During the process of writing my assignment, i came across two different meanings of longitudinal coherence which caused me to become slightly confused.
The mathematical term of longitudinal coherence, stated by Liping Ma, is described as the layering of the subject. This can be like the curriculum and how there are layers of various stages in each topic area and what each ability should be learning and implementing. Ma describes that the teachers must be aware of all levels and areas of the curriculum and not only the stages they are teaching or have taught. This, therefore, means that the teachers understand what their students have previously learnt and what they’ll be learning in the future in order to lay the right foundations for future lessons.
On the other hand, when I was searching for other definitions of longitudinal coherence, i found that this term also has a different scientific meaning. Within physics, this term is defined as the “distance over which two waves from the same source point with slightly different wavelengths will completely dephase”. As I have never understood physics, I don’t understand exactly what this describes. However, relating it to the assignment, I believed that it was explaining how two different topics may cross over or link as they contain basic areas which can be used within both or multiple topics. As this is very similar to interconnectedness, it caused confusion. However, i never realised that there are two completely different meanings for longitudinal coherence and the scientific definition, therefore, has no relation at all to the topic being discussed within my assignment.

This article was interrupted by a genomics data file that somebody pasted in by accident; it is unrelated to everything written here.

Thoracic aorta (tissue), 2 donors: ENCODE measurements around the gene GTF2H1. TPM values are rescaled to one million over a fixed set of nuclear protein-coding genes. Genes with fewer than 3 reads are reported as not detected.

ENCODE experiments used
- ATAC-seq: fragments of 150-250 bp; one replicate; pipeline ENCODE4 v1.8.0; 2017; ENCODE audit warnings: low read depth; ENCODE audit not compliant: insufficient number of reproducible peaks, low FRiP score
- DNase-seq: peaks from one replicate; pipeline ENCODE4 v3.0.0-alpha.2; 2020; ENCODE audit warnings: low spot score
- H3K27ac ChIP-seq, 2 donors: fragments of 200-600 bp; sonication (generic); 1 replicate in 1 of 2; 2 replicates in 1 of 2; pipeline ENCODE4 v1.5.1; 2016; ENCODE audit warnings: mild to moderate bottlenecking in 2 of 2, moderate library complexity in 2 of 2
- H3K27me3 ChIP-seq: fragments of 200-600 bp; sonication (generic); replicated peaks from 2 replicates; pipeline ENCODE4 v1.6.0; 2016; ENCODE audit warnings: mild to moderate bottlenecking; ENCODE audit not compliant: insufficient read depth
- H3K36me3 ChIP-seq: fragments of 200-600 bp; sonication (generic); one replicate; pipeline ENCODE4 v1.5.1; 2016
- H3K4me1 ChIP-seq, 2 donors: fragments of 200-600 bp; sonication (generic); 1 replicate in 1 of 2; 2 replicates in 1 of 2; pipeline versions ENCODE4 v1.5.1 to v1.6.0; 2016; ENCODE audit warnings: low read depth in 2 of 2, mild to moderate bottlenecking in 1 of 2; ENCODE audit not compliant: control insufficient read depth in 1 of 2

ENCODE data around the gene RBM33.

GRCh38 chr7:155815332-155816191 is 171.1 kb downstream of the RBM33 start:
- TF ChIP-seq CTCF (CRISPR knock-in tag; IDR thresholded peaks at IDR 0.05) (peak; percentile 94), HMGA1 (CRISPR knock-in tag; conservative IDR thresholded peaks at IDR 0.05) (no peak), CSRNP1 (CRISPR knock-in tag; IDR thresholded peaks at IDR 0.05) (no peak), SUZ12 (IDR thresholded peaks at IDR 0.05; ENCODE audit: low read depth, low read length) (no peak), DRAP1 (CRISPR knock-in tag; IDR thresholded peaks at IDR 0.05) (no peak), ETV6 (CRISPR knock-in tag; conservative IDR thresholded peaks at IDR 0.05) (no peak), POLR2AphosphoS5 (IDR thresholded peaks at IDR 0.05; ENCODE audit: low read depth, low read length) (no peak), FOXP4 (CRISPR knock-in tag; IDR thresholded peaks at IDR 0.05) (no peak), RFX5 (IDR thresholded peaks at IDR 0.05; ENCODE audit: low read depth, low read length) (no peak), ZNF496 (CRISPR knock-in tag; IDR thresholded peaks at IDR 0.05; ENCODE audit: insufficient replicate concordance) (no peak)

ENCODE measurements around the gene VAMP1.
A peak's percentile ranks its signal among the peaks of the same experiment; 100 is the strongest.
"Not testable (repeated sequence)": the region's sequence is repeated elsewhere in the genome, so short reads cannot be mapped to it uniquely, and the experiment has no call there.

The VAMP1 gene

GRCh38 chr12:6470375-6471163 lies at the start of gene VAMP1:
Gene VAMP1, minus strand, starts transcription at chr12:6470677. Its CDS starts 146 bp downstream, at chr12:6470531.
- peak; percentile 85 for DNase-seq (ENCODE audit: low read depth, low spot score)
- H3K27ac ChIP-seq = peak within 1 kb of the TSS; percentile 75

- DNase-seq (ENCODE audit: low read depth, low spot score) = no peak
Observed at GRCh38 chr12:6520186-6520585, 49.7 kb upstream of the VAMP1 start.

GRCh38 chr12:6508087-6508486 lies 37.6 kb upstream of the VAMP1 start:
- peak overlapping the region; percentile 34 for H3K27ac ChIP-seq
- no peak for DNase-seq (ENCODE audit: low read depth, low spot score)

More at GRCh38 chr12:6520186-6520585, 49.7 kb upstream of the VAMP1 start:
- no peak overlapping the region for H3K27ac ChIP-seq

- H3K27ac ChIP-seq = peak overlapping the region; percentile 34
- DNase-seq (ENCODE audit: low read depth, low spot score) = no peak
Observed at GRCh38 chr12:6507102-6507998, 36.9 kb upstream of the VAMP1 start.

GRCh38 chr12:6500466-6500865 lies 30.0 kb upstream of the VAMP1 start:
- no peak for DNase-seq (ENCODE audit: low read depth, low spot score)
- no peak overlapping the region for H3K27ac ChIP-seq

Although the scientific meaning of longitudinal coherence relates in no form to the mathematical definition, i found it extremely intriguing. I believe the scientific meaning in a way, of what i understand, can in fact be an interesting description of how subjects or topic areas can be totally different, however, have similarities.
Segre, C. (2010) ‘Longitudinal Coherence’. PHYS 570: Physics. Available at: http://phys.iit.edu/~segre/phys570/10F/lecture_04.pdf (Accessed: 20 November 2016)